Nothing. No air, hot or cold.
“We opened up the hood and all the heat ducts had been crimped off in this Buick,” DeMarinis says. “So we stopped in Butte and bought a catalytic heater that he set on the dashboard to try to keep the windshield clear.”
A blizzard in South Dakota closed the highway and the two couples were stranded in the small town of Chamberlain.
“Trucks couldn’t get into town, so they ran out of everything – eggs, bacon, you name it,” DeMarinis says. “So we stayed in the hotel room, watched football games and drank beer.”
Back on the road, the catalytic heater kept a small space on the windshield clear of ice, and they made it to New York – though “how we didn’t poison ourselves with that heater, I don’t know,” DeMarinis says.
On the trip back a seal on the engine broke, and they had to nurse the station wagon 50 miles to the next town without any oil before it could be repaired.
“I’ll say this about that old Buick engine,” DeMarinis says. “It didn’t seize up. That was our big adventure, or one of the early ones, anyway. But it was a thrill, because it was a big-time thing, Jim publishing his first novel.”
Gruff on the exterior, to a person Crumley’s friends say he was also incredibly kind, generous, open to people of all walks of life and nonjudgmental.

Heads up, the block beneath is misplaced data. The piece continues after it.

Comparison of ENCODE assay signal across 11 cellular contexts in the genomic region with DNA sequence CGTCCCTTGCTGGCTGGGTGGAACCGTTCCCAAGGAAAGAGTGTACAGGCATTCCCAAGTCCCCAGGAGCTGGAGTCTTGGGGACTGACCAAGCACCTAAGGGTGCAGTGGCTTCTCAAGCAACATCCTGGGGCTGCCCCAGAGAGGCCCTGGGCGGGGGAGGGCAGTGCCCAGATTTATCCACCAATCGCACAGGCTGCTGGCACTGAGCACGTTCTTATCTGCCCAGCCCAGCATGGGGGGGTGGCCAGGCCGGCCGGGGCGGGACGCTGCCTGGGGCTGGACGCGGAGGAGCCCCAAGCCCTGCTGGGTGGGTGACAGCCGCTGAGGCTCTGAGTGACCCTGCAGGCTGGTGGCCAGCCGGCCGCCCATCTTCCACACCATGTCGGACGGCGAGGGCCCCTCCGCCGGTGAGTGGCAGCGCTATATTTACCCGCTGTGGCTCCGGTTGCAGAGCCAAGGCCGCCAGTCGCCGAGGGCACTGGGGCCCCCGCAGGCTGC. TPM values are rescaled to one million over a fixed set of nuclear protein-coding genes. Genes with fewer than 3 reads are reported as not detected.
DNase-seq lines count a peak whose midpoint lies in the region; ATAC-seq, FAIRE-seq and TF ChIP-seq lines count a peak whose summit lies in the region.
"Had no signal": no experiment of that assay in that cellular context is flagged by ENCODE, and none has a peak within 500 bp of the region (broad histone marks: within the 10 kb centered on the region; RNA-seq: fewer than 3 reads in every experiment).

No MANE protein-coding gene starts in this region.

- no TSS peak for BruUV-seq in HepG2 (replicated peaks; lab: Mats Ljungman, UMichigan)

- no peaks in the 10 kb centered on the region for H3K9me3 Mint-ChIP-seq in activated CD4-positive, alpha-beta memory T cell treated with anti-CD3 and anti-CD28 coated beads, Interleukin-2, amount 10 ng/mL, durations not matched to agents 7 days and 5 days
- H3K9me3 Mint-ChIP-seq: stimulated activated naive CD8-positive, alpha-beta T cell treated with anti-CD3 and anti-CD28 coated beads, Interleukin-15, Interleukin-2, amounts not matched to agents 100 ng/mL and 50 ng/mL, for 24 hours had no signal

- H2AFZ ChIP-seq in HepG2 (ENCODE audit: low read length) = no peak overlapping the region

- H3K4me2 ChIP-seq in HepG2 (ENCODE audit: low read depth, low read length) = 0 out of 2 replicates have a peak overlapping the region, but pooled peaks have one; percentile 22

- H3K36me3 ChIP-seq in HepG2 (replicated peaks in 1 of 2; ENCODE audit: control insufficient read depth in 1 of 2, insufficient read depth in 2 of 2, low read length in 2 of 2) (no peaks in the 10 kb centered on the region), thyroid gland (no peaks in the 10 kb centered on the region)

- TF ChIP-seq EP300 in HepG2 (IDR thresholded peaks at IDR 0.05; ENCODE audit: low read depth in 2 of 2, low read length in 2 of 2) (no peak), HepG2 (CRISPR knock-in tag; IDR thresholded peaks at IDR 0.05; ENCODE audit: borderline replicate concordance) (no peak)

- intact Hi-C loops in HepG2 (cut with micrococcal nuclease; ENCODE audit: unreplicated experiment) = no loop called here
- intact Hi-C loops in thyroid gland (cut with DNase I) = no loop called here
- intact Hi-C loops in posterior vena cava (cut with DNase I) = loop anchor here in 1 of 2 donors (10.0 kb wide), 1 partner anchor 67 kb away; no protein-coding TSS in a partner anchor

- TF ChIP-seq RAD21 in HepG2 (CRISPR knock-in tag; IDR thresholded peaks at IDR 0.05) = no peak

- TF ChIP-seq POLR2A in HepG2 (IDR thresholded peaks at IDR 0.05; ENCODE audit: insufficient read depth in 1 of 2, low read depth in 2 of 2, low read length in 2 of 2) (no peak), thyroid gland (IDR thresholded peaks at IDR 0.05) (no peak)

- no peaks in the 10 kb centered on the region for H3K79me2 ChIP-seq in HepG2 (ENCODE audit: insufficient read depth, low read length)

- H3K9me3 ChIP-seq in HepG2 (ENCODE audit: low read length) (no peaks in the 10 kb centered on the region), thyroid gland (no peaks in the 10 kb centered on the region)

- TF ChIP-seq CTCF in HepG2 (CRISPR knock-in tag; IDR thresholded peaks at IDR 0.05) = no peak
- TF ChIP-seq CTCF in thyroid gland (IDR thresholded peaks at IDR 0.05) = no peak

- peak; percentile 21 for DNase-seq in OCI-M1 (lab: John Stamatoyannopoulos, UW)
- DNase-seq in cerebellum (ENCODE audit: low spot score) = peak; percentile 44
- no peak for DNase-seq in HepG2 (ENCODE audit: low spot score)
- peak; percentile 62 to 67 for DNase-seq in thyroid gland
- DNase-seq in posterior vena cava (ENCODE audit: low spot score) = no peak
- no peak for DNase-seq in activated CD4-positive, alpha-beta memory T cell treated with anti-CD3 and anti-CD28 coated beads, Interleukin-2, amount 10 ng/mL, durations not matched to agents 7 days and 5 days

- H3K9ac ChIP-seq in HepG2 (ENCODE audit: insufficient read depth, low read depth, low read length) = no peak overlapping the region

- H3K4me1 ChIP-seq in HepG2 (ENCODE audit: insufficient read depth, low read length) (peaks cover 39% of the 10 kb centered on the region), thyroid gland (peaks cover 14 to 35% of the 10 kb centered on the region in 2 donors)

Missoula author Neil McMahon has a story he thinks is very telling about Crumley.
In about 1978, McMahon says he was in the Eastgate Lounge one night when the door “plunged open and Jim comes lurching in, all wild-eyed. His shirt was gone, and he had blood all over him.”
McMahon didn’t know Crumley personally yet, but he knew who he was. By reputation alone, McMahon assumed alcohol was somehow involved.
“Jim had been out on the strip, driving into town, and he’d witnessed this hit-and-run,” McMahon says. “Somebody had hit this teenage boy, this young man, and driven off. Jim jumped out of the car. He pulled his shirt off his back and covered the boy. The kid had a bad head injury and Jim sat there in the street and held his head together until the ambulance arrived.
“I think that’s a good character sketch of Jim Crumley.”
His father worked the oilfields of south Texas and his mother was a waitress. Crumley grew up in Mathis, a small town inland from Corpus Christi he described in the 2001 interview with the Missoulian as “not a particularly happy place.”
He told the Los Angeles Times in 1996 that he “knew what it was to wear feed-sack shirts, and what it was to occasionally miss a meal.”
“I was kicked out of high school three times before I graduated,” he told Jones. “I think it was because of the principal’s daughter. She was going to be valedictorian if I missed enough days.”
Crumley graduated second in his class.
He attended Georgia Tech for one year on a scholarship before joining the Army, where he spent most of his time in the Philippines – and, he said, in trouble.
“I liked the Philippines,” Crumley said in 2001. “It was a lot like Mexico, except it was poorer. I felt comfortable there. … And the beer was great.”